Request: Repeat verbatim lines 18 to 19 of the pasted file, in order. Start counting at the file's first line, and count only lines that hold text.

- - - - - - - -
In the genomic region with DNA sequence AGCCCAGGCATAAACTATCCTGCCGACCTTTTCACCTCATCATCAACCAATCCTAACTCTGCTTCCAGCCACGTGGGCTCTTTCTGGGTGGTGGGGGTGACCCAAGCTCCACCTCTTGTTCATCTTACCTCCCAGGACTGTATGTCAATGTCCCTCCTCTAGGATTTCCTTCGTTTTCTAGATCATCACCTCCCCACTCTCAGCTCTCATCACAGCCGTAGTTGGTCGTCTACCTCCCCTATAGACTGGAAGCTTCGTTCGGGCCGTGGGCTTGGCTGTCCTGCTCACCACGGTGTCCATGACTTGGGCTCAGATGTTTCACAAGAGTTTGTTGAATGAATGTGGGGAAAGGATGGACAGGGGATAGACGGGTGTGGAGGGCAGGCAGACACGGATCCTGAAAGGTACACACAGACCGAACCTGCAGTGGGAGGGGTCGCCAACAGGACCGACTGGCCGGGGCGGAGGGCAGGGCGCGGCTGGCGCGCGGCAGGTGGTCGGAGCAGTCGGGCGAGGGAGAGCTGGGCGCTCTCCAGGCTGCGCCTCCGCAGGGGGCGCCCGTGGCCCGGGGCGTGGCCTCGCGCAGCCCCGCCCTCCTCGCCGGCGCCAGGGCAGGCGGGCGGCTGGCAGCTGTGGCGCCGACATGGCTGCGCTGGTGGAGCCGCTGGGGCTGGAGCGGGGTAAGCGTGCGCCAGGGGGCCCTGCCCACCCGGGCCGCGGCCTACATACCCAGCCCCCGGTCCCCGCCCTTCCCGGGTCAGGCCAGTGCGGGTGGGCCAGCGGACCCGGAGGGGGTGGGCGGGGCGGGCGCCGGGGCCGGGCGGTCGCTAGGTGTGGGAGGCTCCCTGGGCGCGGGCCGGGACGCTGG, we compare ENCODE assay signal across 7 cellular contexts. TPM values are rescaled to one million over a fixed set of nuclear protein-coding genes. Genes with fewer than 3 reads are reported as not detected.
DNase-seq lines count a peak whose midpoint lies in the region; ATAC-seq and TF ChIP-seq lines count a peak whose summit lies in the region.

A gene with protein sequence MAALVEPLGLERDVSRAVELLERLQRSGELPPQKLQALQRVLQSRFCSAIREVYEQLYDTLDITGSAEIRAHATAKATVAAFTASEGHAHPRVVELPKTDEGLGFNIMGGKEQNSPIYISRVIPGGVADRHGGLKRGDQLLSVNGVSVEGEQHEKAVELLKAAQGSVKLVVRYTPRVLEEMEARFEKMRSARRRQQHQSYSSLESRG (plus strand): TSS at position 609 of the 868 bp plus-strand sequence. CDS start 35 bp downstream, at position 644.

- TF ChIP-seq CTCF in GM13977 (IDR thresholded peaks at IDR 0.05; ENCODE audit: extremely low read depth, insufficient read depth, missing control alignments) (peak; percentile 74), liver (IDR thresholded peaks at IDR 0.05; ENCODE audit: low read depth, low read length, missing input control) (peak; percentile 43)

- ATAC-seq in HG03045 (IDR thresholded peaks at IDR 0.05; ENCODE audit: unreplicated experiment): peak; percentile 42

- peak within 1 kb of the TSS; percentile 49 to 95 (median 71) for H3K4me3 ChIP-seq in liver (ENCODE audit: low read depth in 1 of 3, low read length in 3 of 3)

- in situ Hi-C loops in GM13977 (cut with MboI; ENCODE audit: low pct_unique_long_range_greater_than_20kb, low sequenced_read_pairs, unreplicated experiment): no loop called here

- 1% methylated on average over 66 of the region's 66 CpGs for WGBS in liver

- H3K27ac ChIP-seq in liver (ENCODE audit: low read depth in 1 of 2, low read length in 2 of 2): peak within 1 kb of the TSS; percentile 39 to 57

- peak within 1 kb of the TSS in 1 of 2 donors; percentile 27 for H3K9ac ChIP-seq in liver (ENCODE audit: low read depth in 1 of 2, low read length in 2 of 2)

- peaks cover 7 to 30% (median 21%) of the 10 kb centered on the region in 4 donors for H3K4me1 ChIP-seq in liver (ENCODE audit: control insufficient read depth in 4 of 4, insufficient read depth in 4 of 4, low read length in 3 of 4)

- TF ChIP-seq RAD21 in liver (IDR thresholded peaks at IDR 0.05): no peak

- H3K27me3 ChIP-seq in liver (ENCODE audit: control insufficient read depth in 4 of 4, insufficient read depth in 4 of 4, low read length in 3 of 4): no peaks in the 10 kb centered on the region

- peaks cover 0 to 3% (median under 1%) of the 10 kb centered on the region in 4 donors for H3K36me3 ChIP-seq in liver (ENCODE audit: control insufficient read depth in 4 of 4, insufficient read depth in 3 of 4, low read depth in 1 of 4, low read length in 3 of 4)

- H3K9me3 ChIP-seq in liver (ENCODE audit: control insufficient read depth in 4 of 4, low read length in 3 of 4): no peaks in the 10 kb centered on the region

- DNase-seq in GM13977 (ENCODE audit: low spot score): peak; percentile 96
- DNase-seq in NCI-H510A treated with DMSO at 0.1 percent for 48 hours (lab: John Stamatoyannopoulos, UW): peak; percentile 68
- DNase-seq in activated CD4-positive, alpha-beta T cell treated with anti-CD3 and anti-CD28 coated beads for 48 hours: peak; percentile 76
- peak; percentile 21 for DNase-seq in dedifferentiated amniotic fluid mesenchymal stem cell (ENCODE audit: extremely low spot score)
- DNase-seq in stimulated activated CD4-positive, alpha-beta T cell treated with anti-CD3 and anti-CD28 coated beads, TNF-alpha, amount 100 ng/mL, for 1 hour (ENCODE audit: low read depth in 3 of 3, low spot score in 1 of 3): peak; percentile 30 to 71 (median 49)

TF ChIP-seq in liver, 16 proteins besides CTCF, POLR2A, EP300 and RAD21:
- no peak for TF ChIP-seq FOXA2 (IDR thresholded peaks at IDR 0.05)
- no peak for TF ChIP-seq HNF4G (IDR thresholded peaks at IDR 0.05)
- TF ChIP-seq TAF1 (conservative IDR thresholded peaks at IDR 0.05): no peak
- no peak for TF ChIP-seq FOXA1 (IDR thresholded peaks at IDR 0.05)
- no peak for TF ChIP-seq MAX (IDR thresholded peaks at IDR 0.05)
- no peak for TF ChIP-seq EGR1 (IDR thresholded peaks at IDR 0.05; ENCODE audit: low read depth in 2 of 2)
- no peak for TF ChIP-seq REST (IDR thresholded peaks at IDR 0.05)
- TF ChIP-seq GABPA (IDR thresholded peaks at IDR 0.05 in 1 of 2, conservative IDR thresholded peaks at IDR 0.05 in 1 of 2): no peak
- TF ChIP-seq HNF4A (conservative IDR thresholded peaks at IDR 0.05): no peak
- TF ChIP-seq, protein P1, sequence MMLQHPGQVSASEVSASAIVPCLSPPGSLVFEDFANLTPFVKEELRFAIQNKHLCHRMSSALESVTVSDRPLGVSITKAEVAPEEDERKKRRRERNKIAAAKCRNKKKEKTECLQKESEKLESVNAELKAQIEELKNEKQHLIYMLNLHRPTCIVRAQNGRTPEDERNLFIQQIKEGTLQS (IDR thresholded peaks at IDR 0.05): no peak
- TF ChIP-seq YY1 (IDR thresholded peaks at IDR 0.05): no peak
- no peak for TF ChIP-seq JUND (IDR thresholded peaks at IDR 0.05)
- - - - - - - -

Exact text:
- DNase-seq in activated CD4-positive, alpha-beta T cell treated with anti-CD3 and anti-CD28 coated beads for 48 hours: peak; percentile 76
- peak; percentile 21 for DNase-seq in dedifferentiated amniotic fluid mesenchymal stem cell (ENCODE audit: extremely low spot score)